Monday, 19 May 2014

CHANGING OF THE GUARD: Close-knit MOP brotherhood remains committed to HoLung’s vision

ALL FOR ONE: Silot greeting Leila McWhinney-Delaney during an international awards night at Emory University last November.

A sizeable number of them tend to their physical wellness by going for evening jogs around their North Street premises. Regular hiking trips to the majestic Blue Mountains seem to excite the nature enthusiasts. Yet for some nothing beats the thrill of belting out high notes in the musical productions put on by Father HoLung and Friends – or loading up the delivery trucks to visit shelters around town to feed the sick and the homeless.

By all appearances, life in the brotherhood of Missionaries of the Poor, one dedicated to selfless Christian service, provides a very well-rounded experience. No wonder the army of young Christian men continues to grow at a steady rate. “Right now we have about 17 [new recruits] who will be making a temporary profession (of faith) at the Bethlehem Chapel soon, and one who will be making full-fledge perpetual profession,” explains Brother Augustus Silot, the chosen successor to enduring patriarch Father Richard HoLung, who is heading into retirement this year.

Like Silot, a stern-looking fellow with deep-set eyes, many of these twentysomething brothers hail from the Philippines and other exotic countries. Having made Jamaica their home, they now reside at either the Hanover Street or North Street MOP compounds, premises that exude the monastic warmth and tropical aura of Hope Gardens.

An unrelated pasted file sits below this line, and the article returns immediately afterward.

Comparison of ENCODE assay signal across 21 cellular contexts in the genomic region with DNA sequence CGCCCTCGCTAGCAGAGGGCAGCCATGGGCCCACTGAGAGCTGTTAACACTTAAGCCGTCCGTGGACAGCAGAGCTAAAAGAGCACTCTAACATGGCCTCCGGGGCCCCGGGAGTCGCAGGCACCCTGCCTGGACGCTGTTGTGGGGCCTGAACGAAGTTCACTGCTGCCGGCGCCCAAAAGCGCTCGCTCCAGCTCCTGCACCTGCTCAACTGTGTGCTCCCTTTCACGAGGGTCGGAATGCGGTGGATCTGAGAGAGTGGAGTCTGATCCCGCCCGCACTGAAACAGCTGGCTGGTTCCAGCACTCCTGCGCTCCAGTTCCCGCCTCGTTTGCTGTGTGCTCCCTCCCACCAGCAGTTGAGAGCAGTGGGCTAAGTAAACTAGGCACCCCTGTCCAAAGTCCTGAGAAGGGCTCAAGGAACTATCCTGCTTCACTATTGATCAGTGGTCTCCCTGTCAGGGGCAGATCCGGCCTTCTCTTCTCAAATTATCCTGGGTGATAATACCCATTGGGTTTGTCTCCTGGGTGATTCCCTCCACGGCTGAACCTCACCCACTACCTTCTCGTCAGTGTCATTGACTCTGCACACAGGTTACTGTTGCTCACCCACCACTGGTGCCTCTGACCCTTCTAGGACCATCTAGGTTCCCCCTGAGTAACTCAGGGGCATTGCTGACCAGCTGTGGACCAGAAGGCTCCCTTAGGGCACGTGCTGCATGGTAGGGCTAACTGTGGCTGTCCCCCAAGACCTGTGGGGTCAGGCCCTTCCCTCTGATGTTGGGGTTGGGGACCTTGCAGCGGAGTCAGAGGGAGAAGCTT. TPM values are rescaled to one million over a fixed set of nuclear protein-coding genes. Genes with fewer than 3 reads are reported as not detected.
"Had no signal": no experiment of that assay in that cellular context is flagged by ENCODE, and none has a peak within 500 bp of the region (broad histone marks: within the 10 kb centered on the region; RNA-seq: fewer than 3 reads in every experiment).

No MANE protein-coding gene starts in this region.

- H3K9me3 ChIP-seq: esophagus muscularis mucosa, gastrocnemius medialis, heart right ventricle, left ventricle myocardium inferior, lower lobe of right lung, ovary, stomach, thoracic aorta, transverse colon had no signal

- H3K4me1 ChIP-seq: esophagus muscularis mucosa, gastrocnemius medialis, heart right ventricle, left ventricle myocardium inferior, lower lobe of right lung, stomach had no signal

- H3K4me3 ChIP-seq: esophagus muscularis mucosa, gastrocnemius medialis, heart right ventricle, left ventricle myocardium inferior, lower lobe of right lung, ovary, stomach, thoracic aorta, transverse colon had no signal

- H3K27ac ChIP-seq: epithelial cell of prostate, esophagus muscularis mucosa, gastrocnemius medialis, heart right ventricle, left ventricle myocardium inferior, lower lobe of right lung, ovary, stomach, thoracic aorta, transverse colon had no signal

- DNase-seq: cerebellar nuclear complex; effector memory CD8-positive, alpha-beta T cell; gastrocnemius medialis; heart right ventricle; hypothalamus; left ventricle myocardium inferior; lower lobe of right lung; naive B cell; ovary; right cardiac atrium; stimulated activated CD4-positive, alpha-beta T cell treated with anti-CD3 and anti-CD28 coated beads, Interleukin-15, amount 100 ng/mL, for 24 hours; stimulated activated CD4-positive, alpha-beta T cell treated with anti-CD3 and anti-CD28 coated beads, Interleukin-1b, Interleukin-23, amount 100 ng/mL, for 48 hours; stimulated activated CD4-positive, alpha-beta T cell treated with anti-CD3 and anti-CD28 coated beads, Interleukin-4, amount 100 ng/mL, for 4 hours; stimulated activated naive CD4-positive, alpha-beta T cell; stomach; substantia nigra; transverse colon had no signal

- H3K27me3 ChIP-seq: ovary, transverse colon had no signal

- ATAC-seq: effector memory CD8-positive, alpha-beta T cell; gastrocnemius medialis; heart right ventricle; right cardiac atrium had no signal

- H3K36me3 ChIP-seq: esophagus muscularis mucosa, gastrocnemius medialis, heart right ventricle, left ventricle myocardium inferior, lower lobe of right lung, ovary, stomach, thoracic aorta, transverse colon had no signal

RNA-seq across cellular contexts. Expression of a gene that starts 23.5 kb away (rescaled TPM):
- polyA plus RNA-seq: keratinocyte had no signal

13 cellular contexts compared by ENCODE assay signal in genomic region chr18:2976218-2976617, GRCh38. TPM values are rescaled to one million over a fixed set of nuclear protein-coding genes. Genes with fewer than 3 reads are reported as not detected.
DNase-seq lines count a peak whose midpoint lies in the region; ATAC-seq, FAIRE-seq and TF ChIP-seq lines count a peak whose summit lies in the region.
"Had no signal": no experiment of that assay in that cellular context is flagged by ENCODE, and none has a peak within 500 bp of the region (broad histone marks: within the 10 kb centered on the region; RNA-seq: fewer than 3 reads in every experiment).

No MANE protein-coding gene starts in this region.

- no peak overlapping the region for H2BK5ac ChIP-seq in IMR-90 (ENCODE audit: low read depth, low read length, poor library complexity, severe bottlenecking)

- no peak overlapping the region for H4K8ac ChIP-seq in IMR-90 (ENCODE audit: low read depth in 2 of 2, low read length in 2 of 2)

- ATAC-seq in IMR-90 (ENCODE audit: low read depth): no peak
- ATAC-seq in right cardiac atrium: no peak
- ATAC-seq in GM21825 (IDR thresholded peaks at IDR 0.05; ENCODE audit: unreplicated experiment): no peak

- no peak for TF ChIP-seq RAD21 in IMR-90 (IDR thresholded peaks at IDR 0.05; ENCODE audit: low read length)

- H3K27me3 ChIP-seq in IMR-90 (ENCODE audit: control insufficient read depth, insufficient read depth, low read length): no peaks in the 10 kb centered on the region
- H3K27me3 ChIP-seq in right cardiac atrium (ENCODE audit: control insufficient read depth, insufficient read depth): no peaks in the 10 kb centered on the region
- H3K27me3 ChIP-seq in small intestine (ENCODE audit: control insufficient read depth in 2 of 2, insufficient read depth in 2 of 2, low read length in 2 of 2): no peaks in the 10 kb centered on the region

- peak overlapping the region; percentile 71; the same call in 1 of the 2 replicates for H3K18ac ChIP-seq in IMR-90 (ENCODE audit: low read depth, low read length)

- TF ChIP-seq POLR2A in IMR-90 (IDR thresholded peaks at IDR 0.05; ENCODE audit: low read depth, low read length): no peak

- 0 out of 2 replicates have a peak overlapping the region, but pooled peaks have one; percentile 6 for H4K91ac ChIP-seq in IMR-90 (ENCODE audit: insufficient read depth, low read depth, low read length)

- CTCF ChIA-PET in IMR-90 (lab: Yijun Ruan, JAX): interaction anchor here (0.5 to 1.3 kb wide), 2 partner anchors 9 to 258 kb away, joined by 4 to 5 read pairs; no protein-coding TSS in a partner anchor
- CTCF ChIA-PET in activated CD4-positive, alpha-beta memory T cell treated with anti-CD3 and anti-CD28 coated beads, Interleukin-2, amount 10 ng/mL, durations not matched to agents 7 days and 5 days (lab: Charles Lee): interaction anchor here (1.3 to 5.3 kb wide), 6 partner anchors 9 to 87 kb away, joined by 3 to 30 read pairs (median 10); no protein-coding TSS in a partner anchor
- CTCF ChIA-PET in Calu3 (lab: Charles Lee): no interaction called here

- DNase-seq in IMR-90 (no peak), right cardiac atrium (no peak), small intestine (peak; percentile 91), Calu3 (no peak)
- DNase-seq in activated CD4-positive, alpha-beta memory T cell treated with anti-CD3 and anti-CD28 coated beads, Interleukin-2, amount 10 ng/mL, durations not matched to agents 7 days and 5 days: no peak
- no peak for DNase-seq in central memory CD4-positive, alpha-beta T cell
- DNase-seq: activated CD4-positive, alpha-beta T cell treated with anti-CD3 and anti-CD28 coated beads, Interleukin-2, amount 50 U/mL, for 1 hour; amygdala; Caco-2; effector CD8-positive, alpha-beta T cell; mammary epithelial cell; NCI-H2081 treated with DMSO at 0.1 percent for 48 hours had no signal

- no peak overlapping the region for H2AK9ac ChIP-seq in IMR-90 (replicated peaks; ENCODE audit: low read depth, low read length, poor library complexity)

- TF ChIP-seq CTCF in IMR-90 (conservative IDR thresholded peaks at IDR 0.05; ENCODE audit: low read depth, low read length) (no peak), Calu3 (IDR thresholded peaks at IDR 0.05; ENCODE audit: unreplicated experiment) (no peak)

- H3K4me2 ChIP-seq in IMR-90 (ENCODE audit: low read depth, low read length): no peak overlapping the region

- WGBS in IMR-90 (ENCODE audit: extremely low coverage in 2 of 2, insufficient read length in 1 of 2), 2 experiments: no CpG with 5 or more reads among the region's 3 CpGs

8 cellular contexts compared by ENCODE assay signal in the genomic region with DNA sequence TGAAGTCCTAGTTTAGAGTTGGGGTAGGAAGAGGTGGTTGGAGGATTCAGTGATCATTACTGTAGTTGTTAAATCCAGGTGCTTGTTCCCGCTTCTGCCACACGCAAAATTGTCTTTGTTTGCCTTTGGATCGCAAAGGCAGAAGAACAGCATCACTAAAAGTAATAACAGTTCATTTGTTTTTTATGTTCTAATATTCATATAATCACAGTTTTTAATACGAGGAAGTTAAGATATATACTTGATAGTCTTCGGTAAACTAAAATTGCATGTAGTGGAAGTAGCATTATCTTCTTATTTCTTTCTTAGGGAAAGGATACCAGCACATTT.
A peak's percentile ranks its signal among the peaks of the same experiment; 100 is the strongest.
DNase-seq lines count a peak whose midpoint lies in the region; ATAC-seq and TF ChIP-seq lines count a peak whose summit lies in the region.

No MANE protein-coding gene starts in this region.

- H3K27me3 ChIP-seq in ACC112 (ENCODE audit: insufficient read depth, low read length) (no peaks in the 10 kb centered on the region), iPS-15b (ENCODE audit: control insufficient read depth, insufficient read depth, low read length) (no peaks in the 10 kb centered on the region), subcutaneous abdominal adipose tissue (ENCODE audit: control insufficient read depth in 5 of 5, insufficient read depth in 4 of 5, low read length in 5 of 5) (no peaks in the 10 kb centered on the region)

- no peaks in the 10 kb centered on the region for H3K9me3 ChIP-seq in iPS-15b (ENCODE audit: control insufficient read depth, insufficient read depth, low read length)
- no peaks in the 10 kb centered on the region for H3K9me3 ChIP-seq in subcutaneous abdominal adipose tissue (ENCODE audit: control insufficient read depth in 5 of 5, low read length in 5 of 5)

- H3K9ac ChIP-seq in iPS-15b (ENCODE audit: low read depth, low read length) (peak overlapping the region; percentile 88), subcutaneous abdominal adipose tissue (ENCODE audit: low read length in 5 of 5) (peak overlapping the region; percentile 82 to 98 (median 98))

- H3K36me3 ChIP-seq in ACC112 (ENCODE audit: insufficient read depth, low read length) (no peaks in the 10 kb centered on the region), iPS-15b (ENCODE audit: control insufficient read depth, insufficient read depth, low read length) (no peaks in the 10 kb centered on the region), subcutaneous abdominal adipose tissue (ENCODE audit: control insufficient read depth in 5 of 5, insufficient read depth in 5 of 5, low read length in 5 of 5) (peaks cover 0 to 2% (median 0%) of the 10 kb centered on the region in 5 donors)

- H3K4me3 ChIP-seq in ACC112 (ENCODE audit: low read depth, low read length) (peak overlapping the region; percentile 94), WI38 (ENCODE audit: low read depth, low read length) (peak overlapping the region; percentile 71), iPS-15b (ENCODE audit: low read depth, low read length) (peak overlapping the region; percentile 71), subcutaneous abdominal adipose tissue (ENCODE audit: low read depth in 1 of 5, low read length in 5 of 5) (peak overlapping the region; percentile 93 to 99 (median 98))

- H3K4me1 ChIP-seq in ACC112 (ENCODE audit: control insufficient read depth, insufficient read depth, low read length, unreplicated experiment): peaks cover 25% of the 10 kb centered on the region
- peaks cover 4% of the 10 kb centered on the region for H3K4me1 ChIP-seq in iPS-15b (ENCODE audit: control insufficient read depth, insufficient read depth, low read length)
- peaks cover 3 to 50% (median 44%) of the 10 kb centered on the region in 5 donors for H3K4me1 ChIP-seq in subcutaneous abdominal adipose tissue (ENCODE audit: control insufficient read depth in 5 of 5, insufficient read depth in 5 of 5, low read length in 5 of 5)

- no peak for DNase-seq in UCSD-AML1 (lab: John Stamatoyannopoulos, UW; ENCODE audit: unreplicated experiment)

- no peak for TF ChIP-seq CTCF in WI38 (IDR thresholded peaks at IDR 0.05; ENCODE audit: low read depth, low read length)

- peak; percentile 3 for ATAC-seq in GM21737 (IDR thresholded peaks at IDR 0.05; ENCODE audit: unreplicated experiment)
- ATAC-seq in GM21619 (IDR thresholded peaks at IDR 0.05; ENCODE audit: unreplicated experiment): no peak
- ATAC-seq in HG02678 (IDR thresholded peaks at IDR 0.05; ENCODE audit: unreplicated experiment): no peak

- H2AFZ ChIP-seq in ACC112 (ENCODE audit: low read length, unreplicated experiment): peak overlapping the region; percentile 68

With HoLung’s impending retirement, a changing of the guard is essentially what’s transpiring within the ranks of Missionaries of the Poor. But given the familial camaraderie among the closely knit brothers – and their commitment to carrying on HoLung’s legacy – the transition shouldn’t be a difficult one. 

“What really unites us is Christ and, of course, with the use of the scriptures, it helps us being from different countries and nationalities to have one focus,” says Silot. “We pattern our lives after Christ and everyone here tries to be Christ to one another. And regardless of our differences and limitations, we always look to [His] life as an example to see if [He] were here in our midst how [He] would act as a person. So it is Christ that we emulate and try to follow.”
 



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